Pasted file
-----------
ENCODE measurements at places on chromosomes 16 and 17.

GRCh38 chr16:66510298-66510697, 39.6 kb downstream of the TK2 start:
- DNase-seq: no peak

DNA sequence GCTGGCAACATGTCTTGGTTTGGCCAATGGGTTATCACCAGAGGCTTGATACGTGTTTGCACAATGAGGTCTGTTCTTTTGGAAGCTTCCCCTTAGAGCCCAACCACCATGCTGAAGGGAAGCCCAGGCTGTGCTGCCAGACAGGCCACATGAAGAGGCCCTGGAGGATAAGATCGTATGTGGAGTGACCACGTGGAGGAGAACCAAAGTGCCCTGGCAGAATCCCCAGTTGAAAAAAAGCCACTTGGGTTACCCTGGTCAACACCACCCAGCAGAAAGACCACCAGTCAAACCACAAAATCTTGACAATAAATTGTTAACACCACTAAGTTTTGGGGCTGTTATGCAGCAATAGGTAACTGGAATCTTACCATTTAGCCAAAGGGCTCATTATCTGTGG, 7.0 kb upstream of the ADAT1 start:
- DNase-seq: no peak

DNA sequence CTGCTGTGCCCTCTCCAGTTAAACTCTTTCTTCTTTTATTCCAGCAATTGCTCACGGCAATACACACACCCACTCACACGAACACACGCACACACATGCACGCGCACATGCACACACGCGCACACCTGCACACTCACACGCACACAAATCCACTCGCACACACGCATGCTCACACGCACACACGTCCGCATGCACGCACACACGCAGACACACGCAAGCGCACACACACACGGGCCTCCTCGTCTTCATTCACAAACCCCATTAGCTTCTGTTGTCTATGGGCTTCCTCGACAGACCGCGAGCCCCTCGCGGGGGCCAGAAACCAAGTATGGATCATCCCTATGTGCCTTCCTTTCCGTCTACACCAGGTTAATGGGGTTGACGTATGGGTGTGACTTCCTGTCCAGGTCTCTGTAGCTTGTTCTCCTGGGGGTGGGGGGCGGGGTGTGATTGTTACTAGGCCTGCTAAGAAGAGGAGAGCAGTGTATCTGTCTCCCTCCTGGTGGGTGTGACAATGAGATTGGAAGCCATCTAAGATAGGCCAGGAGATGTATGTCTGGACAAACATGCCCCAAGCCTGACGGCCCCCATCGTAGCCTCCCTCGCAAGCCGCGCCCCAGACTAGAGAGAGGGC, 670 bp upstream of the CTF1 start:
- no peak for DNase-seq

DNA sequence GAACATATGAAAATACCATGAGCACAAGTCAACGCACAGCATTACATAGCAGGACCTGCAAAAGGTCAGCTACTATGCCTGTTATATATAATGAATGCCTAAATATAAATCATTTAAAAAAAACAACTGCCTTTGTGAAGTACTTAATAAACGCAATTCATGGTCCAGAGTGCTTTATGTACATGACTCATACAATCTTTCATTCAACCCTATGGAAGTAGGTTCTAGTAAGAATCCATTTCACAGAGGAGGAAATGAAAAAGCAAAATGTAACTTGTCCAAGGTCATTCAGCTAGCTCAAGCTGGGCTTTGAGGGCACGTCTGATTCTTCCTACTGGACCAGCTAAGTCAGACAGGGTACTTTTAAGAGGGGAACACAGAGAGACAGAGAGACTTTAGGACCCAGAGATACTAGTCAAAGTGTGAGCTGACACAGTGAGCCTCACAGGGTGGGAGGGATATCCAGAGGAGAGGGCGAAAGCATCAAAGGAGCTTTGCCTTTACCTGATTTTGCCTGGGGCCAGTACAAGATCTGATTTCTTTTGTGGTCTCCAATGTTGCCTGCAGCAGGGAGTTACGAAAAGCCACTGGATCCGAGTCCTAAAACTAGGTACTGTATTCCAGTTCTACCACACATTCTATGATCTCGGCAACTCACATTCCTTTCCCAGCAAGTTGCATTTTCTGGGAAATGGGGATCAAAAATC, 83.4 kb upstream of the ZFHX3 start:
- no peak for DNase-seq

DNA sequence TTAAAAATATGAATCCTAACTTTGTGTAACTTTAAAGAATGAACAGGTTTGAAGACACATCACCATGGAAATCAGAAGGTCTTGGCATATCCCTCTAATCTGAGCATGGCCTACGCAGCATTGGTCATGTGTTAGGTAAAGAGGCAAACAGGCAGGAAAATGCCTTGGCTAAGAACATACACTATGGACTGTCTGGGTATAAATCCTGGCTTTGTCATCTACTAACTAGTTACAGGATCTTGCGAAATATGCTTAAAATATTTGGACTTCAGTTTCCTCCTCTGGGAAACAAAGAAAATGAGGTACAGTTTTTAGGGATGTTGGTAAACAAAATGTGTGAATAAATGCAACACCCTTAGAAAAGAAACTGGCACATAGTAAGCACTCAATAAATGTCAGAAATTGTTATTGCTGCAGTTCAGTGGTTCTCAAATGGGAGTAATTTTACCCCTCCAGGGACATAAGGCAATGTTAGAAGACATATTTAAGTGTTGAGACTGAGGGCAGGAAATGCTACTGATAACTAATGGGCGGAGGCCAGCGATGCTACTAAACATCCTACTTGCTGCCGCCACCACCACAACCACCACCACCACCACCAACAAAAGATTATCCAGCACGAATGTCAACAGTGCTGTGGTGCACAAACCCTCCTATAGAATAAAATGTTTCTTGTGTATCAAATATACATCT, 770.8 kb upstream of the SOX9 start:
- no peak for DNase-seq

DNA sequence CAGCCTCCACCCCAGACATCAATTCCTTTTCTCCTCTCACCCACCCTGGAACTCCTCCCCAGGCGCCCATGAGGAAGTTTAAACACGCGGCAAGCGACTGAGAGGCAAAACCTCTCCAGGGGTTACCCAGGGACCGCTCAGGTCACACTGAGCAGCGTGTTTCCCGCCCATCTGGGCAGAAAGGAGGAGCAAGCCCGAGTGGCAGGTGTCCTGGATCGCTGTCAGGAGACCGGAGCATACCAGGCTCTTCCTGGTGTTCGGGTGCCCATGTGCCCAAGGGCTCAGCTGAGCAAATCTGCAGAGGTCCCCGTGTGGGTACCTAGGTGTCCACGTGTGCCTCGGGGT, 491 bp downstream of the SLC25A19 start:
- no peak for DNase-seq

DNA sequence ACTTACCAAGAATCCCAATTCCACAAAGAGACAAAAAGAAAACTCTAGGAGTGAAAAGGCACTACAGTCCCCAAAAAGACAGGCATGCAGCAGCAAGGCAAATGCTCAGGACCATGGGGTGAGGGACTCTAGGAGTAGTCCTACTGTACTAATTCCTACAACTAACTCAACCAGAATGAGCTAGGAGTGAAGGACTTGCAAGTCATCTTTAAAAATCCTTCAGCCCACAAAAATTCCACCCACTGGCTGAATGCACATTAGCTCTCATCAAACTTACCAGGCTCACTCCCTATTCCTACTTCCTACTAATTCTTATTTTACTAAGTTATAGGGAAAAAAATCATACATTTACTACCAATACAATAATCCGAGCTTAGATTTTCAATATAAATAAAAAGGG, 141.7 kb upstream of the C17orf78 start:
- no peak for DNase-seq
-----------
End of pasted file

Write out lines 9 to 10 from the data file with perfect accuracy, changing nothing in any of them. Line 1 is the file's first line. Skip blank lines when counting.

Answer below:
- no peak for DNase-seq

DNA sequence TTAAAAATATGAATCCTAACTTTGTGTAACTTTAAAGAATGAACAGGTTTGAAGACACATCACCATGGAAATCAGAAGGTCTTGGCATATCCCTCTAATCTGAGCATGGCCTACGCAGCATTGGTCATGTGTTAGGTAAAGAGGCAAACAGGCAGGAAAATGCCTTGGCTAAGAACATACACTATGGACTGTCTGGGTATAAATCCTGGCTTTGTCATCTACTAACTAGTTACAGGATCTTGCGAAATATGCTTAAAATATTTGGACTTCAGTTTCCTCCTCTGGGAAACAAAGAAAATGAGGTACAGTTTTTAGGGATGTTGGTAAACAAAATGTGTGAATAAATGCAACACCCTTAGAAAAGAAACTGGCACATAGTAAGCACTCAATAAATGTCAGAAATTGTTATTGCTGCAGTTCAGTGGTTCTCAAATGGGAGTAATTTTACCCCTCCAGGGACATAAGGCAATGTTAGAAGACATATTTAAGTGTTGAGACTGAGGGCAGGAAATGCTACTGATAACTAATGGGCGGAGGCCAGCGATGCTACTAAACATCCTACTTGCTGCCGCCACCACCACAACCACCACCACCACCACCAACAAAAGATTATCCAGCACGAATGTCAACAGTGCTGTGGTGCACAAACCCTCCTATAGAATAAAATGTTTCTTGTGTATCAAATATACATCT, 770.8 kb upstream of the SOX9 start: